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Theme of Christianity in The Song of Roland

This research will compare and contrast the theme of Christianity in The Song of Roland and in selected New Testament books. Discussed will be the pattern of Christian ideas and the means by which those ideas overlap and converge or diverge in the medieval poem and the Biblical texts.

By the time the epic The Song of Roland appeared in France in the 12th century, the figure of Roland as a legendary 8th-century hero and member of the court of Charlemagne had been well established. Equally, Charlemagne had been positioned in history as a champion of the Roman Church in Europe. Charlemagne's biographer Einhard, a member of the court, developed the king's biography in a way that would legitimate, rationalize--perhaps excuse--the behavior of Charlemagne as a conquering hero. It is Einhard's stated intent to immortalize a king by declaring moral weight and political legitimacy for Charlemagne's actions throughout Europe. Einhard refers to "all the wars that Charlemagne waged" (59). For example, Einhard reports that "everything stolen by the Longobard Kings was restored to Hadrian, the ruler of the Church of Rome" (61). Charlemagne had saved the Church, the most important and stable of medieval institutions; it follows that Charlemagne's mission as king and the Church's mission in the world are identified. As one of the courtiers in The Song of Roland puts it: "King of the Franks, be yours the grace of God; / That God whom all should serve" (SR 6). In his later years, having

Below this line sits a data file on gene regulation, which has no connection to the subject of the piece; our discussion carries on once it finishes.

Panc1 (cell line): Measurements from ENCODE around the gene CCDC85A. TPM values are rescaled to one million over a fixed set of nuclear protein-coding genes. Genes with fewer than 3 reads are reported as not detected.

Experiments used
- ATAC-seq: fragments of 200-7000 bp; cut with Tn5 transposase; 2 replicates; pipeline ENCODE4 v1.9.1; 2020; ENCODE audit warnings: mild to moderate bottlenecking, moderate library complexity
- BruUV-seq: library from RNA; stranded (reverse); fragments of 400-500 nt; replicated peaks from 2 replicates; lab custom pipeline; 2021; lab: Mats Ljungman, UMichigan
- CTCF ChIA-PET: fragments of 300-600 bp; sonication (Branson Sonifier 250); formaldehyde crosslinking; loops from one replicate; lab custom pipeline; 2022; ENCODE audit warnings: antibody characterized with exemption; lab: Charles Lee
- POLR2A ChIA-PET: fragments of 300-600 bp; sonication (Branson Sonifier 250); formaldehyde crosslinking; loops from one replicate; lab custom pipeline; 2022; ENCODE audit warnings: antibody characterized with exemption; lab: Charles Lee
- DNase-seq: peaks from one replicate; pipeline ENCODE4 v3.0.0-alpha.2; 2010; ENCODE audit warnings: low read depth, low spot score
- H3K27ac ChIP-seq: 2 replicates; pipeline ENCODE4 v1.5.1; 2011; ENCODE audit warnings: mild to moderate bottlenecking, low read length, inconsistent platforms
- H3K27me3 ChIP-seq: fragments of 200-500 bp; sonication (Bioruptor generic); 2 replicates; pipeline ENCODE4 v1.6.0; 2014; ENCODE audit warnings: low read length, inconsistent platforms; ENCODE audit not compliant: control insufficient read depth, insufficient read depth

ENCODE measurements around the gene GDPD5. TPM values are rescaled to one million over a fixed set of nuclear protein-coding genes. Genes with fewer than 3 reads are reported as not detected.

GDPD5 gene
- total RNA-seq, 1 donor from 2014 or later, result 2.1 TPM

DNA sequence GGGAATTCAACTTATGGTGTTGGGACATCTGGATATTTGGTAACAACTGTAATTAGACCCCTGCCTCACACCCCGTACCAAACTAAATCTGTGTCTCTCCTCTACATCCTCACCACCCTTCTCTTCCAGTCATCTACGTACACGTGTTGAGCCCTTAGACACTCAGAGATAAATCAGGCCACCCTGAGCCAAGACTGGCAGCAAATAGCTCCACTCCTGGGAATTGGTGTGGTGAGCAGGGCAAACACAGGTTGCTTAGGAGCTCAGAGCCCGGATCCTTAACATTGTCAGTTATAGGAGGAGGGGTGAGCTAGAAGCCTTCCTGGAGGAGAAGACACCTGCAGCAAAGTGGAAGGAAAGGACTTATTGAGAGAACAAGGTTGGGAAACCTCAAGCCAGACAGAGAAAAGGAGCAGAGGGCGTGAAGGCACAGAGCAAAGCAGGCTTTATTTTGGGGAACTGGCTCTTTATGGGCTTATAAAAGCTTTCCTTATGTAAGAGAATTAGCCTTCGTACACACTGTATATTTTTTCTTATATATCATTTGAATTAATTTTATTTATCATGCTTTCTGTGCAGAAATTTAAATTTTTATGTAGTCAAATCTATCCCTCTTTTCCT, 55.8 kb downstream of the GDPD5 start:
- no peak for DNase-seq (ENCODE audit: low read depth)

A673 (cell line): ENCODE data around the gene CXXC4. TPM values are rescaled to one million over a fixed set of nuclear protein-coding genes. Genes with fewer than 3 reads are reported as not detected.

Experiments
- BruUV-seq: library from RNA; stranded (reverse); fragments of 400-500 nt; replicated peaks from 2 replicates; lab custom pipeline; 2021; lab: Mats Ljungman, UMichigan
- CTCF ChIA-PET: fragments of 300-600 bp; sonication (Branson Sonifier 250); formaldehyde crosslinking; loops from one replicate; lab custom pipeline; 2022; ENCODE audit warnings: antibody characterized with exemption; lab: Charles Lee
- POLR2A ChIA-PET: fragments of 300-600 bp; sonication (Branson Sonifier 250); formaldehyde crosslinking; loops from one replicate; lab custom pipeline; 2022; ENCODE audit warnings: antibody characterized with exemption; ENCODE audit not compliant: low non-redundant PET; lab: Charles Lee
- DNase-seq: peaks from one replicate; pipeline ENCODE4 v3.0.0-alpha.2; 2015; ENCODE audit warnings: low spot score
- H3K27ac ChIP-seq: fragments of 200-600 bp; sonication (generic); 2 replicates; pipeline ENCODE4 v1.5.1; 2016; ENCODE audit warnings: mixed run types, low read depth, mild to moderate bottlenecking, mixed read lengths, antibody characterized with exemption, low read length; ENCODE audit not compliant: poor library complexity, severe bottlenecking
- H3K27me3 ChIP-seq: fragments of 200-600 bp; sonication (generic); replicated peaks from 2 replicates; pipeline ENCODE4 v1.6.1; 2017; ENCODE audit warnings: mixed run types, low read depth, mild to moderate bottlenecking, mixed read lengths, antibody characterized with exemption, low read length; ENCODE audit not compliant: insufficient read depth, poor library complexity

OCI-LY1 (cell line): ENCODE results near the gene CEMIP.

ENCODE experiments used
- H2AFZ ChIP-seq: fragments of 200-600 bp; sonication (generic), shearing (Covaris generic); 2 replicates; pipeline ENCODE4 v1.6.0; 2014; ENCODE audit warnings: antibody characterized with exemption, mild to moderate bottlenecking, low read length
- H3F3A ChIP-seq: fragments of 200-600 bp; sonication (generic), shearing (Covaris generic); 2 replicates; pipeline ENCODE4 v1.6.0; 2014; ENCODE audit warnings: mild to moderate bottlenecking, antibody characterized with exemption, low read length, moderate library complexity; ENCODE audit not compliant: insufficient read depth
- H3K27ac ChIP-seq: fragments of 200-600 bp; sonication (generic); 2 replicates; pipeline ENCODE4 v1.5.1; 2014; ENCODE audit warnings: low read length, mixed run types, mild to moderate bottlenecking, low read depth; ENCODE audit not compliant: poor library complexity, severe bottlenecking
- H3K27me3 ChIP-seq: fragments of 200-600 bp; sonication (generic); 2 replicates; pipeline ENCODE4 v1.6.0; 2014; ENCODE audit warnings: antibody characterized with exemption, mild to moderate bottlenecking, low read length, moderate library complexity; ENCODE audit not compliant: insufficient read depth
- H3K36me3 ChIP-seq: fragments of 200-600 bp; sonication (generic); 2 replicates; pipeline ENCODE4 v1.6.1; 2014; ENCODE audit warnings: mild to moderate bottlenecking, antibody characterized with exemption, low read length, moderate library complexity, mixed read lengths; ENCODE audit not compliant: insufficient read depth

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Theme of Christianity in The Song of Roland. (1969, December 31). In Retrieved 07:55, August 30, 2015, from